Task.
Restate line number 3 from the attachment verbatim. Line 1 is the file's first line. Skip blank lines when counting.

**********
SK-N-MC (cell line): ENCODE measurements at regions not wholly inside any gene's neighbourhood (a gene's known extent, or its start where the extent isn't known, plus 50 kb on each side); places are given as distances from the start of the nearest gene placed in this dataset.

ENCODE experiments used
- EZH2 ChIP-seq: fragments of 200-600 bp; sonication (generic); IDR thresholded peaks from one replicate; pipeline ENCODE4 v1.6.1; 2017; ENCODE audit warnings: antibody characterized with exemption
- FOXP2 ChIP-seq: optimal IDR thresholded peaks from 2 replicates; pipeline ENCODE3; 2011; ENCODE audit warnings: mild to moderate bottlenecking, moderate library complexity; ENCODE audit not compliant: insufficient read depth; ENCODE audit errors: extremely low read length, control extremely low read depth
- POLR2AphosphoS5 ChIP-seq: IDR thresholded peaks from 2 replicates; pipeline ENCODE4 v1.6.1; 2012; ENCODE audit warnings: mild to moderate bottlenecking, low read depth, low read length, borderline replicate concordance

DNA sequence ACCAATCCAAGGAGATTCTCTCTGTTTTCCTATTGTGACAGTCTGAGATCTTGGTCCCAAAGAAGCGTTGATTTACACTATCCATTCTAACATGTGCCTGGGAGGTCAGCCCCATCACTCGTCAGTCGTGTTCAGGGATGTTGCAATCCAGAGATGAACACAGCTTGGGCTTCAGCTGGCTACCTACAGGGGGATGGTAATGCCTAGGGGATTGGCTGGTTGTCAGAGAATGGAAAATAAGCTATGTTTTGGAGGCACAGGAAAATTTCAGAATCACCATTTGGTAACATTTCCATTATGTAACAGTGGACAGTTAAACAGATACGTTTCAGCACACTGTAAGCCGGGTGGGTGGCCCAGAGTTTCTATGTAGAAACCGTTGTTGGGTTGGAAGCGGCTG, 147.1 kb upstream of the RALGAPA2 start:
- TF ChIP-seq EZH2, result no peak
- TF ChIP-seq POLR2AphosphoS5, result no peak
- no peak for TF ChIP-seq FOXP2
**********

- EZH2 ChIP-seq: fragments of 200-600 bp; sonication (generic); IDR thresholded peaks from one replicate; pipeline ENCODE4 v1.6.1; 2017; ENCODE audit warnings: antibody characterized with exemption